"the Conservatives have stubbornly stuck to a law-enforcement approach - blind to history and deaf to the pleas of medical and public policy experts for reform to our drug laws. …Nevertheless, the report suggests that Canadians don't care what the law says about marijuana. They're going to smoke pot anyway. The possibility of punishment, in other words, has no deterrent effect whatsoever.As far as marijuana is concerned, Canadians think the law is an ass. And that isn't going to change. "

There is near universal consensus that Canada’s marijuana laws are a joke. Some favor legalization. Some favor decriminalization. Many do not know the difference, but just want something radically different than what we have got now. Still others think decriminalization and legalization mean the same thing. The Vancouver Province, for example, seems not to know the difference. A Province headline read as follows: "Decriminalize pot: Campbell". Inside the article campbell was quoted thus. "Legalize it, tax the hell out of it and put the money into health care." CTV seems to have made the same mistake. "A B.C. Liberal senator says the federal government should decriminalize marijuana and ''tax the hell out of it,'' with the revenue going to public services such as health care."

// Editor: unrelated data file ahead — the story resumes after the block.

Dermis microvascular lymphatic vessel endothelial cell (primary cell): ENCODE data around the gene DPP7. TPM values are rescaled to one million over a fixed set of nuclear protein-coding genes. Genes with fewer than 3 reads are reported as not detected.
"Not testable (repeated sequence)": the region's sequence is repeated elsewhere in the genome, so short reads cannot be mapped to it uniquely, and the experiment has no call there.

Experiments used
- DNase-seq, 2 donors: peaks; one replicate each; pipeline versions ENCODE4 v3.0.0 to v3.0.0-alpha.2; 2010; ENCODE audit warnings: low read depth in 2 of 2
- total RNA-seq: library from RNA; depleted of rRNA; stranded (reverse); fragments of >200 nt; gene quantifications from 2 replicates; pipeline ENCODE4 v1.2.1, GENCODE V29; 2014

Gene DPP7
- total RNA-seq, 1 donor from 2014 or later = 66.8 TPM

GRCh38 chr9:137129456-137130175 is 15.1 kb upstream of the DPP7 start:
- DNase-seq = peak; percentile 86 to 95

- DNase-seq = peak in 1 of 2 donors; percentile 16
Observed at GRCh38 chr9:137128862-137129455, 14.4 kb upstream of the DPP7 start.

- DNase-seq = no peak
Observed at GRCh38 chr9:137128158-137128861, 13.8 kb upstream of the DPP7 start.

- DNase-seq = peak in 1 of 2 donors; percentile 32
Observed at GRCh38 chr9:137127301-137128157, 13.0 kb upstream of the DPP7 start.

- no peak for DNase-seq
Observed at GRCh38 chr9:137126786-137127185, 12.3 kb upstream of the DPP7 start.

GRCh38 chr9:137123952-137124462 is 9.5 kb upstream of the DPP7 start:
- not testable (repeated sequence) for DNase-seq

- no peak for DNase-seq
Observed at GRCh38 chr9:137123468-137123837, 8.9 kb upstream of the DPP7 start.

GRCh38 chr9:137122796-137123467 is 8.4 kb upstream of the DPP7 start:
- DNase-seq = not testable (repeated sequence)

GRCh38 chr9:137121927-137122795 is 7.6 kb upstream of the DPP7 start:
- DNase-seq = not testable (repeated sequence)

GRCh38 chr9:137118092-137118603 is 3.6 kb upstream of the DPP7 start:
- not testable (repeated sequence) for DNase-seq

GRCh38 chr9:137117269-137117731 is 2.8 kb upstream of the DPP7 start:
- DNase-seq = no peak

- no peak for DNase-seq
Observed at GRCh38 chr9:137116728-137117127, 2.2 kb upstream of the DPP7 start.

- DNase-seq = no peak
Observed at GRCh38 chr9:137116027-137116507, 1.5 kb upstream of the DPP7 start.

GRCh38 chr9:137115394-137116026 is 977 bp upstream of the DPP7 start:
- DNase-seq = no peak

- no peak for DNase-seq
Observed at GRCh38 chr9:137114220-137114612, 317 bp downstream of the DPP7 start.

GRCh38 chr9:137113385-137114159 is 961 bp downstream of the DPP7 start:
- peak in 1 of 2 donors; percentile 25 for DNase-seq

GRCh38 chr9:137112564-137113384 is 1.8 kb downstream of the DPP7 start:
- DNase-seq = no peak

It is time someone woke up the stodgy old guys heading the Liberal party. The Canadian public wants its politicians to take the lead on this and not wait for the courts to chip away at it piece peal. 10% of Quebecers favor Stephane Dion. Maybe if the Liberals were to actually embrace the kind socially liberal policies that Quebecers prefer (e.g., liberalization of Canada's marijuana laws) they might have more success.

UPDATE: Here is one more article.

"So, we are tops among Western countries in terms of pot use. It could be worse. We could be the biggest cocaine snorters on the planet. That dubious honour goes to Spain. Iran wins out for heroin, Australia for ecstasy and the Philippines for amphetamines. These are much more dangerous drugs than dope. Marijuana is still considered among the "least addictive of all psycho-active substances," Jurgen Rehm, a senior scientist with the Toronto-based Centre for Addiction and Mental Health, said in an article in the Montreal Gazette. We are a progressive nation in many ways, yet not quite so bold as yet to follow The Netherlands in legalizing pot. Pro-dope advocates continue to push for marijuana's legalization; the previous federal government was making strides towards decriminalizing the possession of small amounts of pot. Certainly pot can be harmful in large quantities and over long periods of use. So too can cigarettes and alcohol, legally distributed to anyone over the age of 19 in Canada. Some studies show both booze and tobacco are more harmful than dope. Yet marijuana is the illegal substance. Perhaps it is time to seriously consider decriminalizing a recreational drug that one-in-six Canadians from age 15 to 64 used in 2004. If dope truly was for dopes, then this country wouldn't be able to function with such high usage rates. But we're doing just fine. "

1 comment:

Anonymous said...

CTV is a joke.